Nothing.


Did you listen to the ones I mentioned?

 
 
 Posted:   Jan 18, 2018 - 1:39 AM   
 By:   Thor   (Member)

My list can be heard here:

http://celluloidtunes.no/celluloid-tunes-54-the-10-best-scores-of-2017-18th-international-edition/

 
 
 Posted:   Jan 18, 2018 - 6:44 AM   
 By:   MKRUltra   (Member)

Only Desplat's Valerian really thrilled me. Even Yoko Kanno's much-ballyhooed Naotora left me cold, although it is technically very accomplished. Pretty dismal year for both films and their scores.

 
 Posted:   Jan 18, 2018 - 6:54 AM   
 By:   WagnerAlmighty   (Member)

All I heard were recycles. The Zimmer/Newton-Howard DK thing is beyond beaten into the ground.

Nothing.


Did you listen to the ones I mentioned?


I went back and checked out a couple of things I hadn't heard. My opinion remains the same. Zero.

However, that is just my sole opinion. I respect others'.

 
 Posted:   Jan 18, 2018 - 6:59 AM   
 By:   Khan   (Member)

All I heard were recycles. The Zimmer/Newton-Howard DK thing is beyond beaten into the ground.

Nothing.


Did you listen to the ones I mentioned?


I went back and checked out a couple of things I hadn't heard. My opinion remains the same. Zero.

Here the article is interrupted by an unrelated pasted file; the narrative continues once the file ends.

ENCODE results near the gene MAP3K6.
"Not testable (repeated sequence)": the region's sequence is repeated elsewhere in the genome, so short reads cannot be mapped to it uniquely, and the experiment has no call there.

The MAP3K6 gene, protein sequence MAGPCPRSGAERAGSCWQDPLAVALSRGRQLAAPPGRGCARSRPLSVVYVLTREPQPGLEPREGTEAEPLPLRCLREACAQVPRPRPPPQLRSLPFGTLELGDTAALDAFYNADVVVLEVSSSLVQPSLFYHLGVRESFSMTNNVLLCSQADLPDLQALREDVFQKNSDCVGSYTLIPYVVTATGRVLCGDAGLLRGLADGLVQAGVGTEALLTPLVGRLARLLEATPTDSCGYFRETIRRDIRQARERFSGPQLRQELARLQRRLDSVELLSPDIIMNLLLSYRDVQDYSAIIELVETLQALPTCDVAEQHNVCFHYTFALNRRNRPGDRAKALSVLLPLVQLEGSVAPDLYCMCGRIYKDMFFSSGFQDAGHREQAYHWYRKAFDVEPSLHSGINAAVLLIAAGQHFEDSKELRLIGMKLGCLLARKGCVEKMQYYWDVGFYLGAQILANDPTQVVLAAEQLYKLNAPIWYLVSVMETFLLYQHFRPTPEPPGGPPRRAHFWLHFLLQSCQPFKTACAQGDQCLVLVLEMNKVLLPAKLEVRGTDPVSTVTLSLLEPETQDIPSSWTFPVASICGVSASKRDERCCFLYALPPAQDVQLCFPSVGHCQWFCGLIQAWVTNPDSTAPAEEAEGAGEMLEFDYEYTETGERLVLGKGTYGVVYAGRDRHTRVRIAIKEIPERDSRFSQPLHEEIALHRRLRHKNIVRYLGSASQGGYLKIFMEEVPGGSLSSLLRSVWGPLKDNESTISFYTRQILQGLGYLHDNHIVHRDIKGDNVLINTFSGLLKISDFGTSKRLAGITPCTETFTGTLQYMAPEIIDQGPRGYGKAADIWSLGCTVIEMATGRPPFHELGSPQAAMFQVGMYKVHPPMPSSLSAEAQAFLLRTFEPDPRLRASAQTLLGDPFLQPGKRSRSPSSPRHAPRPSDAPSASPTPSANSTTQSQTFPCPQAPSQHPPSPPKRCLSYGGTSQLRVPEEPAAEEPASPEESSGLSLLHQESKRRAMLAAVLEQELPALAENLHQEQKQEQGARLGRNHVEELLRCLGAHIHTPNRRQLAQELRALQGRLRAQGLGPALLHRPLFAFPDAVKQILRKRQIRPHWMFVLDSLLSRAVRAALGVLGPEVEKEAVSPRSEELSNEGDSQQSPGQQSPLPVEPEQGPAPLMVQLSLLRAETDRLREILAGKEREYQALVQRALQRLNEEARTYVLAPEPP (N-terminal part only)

However, that is just my sole opinion. I respect others'.


To say that every score in 2017 was a recycle of the Zimmer/Newton-Howard DK thing seems deliberately obtuse to me.

 
 Posted:   Jan 18, 2018 - 7:17 AM   
 By:   WagnerAlmighty   (Member)

All I heard were recycles. The Zimmer/Newton-Howard DK thing is beyond beaten into the ground.

Nothing.


Did you listen to the ones I mentioned?


I went back and checked out a couple of things I hadn't heard. My opinion remains the same. Zero.

However, that is just my sole opinion. I respect others'.


To say that every score in 2017 was a recycle of the Zimmer/Newton-Howard DK thing seems deliberately obtuse to me.


That's not what I meant. What I meant was I hear a LOT of it. I should have been more specific.